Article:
■ Friends and fam­ily gath­ered to re­mem­ber slain teen Kwavon’tia Gre­gory Thomas.

Thomas shot in park­ing lot on Christ­mas Eve

Las Vegas Review-Journal (Sunday) - - FRONT PAGE - By Rio La­can­lale

When the cas­ket closed, Timika Thomas col­lapsed into her seat, cry­ing as if the air were too thick to swal­low in­side the north­east Las Ve­gas church.

Just mo­ments be­fore on Satur­day morn­ing, she was hunched over Kwavon’tia Gre­gory Thomas’ body and plant­ing kisses on his face. It would be the last time she would see her 18-year-old son.

Be­hind her, an au­di­ence of more than a hun­dred loved ones dressed in red and white — his fa­vorite col­ors — watched from their seats at Unity Bap­tist Church as Timika Thomas wailed.

A group of people rushed to her side to con­sole her, and Thomas clenched her fists. Rock­ing back and forth in her seat, she punched the top of her knees re­peat­edly, her head tilted, chin to the ceil­ing, as if she was search­ing for some­thing. But her eyes re­mained shut, re­veal­ing the red glit­ter painted across her eye­lids.

Her son was shot and killed on Christ­mas Eve in a park­ing lot near East Lake Mead Boule­vard and McDaniel Street, one of six young people gunned down in North Las Ve­gas last year be­tween Sep­tem­ber and De­cem­ber.

Jer­mar­iun Hick­man, 17, was


ar­rested late last month in Laugh­lin in con­nec­tion with Thomas’ death. Hick­man was booked into the Clark County De­ten­tion Cen­ter on one felony count of mur­der with a deadly weapon.

Kwavon’tia Thomas was born Aug. 18, 2000, in Pomona, Cal­i­for­nia, to Timika Thomas and Ed­ward South­hall, but he grew up in Las Ve­gas.

He was known to his fam­ily as “Nudy,” a nick­name given to him when he was lit­tle be­cause he would al­ways strip down.

“Mom, he’s get­ting naked again,” his brothers were of­ten heard say­ing, ac­cord­ing to his fam­ily.

He loved lis­ten­ing to mu­sic, swim­ming, play­ing video games and shoot­ing hoops. But most of all, he loved his fam­ily and friends.

So much so, that, dur­ing his cel­e­bra­tion of life Satur­day, it was dif­fi­cult to dis­cern fam­ily mem­bers from friends. Nearly every per­son who shared their fa­vorite mem­o­ries of Kwavon’tia Thomas de­clared into the mi­cro­phone that they loved him like he was fam­ily.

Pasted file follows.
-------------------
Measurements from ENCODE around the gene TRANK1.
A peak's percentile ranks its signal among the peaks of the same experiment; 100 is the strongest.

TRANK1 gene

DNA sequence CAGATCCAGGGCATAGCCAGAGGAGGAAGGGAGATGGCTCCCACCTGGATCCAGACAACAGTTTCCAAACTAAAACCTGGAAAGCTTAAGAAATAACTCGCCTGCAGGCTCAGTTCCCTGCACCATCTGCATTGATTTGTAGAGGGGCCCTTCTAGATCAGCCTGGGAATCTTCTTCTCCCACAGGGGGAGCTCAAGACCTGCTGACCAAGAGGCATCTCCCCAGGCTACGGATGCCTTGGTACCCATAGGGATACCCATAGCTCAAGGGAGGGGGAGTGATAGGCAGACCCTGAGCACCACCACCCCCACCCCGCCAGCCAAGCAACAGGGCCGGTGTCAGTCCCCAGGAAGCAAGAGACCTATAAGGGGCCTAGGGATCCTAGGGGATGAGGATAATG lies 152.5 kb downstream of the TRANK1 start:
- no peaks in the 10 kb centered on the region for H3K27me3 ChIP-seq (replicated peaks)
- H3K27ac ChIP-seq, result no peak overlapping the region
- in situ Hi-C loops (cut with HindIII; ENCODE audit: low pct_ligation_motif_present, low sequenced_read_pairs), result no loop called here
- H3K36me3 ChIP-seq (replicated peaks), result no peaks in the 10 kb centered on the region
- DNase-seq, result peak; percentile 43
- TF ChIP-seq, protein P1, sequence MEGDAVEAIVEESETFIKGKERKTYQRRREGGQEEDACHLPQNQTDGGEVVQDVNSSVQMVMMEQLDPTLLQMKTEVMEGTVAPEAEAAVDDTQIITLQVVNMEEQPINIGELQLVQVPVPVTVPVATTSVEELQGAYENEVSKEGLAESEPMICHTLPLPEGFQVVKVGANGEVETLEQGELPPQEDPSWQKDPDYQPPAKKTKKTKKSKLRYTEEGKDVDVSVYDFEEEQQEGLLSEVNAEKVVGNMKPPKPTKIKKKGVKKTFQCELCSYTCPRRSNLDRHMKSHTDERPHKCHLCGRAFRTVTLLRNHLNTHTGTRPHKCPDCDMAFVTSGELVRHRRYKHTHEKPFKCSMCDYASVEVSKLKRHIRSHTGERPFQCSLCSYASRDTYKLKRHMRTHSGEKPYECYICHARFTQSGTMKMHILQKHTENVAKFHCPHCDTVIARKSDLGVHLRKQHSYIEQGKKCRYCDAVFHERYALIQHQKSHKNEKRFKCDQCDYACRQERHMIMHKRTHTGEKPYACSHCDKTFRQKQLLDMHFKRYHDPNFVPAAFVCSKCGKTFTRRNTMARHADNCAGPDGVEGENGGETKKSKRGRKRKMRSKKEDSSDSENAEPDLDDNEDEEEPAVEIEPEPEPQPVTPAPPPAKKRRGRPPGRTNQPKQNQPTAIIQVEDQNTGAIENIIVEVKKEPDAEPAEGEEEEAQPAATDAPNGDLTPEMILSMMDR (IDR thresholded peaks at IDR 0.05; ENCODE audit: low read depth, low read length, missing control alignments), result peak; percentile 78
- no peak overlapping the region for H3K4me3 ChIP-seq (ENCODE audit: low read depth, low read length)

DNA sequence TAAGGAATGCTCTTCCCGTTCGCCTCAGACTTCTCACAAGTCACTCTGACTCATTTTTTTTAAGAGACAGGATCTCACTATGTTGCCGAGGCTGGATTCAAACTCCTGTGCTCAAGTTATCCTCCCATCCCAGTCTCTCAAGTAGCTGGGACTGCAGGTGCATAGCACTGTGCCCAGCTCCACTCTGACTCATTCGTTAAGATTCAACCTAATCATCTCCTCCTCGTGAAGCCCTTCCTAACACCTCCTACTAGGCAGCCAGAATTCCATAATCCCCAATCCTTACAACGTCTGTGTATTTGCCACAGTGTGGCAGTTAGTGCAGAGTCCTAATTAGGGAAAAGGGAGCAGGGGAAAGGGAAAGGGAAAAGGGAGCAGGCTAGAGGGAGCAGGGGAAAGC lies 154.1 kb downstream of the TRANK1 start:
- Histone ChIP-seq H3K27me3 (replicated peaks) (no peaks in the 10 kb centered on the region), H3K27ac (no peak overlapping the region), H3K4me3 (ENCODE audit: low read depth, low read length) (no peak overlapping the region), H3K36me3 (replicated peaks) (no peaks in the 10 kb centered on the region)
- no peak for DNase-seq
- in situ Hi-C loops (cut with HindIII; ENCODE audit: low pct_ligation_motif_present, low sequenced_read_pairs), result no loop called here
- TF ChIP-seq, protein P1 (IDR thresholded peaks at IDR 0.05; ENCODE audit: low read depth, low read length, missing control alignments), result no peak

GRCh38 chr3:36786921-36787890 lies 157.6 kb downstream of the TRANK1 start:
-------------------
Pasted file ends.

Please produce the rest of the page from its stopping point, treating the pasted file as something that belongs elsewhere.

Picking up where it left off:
His mother did not speak dur­ing the ser­vice, but in­stead sang a song ti­tled “My Wor­ship is Real” in his mem­ory.

”You don’t know my story, all the things that I’ve been through,” Timika Thomas, dressed in red from head to toe, belted into the mi­cro­phone. Her voice cracked at times as she

choked back more tears.

Peer­ing at her son’s cas­ket from the podium, she sang a lit­tle louder, “You can’t feel my pain, what I had to go through to get here.”

Her pow­er­ful voice filled the large church as the white ve­neer of the cas­ket glis­tened un­der the faint light stream­ing in through the church’s win­dows. Out­side, it was cold and gray.

“I’m go­ing to sing that part one more time,” she said, draw­ing ap­plause from her fam­ily and friends who were now stand­ing in support.

But Timika Thomas wasn’t cry­ing any­more. In­ter­rupt­ing the cho­rus, she yelled and pointed to the ceil­ing, “Thank you, God, for 18 years with my baby.”

“I’m go­ing to see my baby again,” she said, her voice trail­ing off as she walked away from the mi­cro­phone.

Now stand­ing at her son’s side, she kissed his fore­head and cheeks. In a moth­erly ges­ture, Timika Thomas lifted her gaze to ad­mire her son’s fea­tures, then read­justed the col­lar of his red but­ton-down shirt.

Kwavon’tia Thomas leaves be­hind his par­ents; great-grand­mother Pear­lie Smith; grand­mother Jan­ice Thomas; brothers Kwame, Kwave, Todd, Carl­ton, Carr’mier and Carr’mony; sis­ter Amika; and a host of cousins, un­cles and aunts.

Chase Stevens Las Ve­gas Review-Jour­nal @cssteven­sphoto

Timika Thomas looks at her son, Kwavon’tia Gre­gory Thomas, dur­ing his me­mo­rial ser­vice Satur­day at Unity Bap­tist Church.

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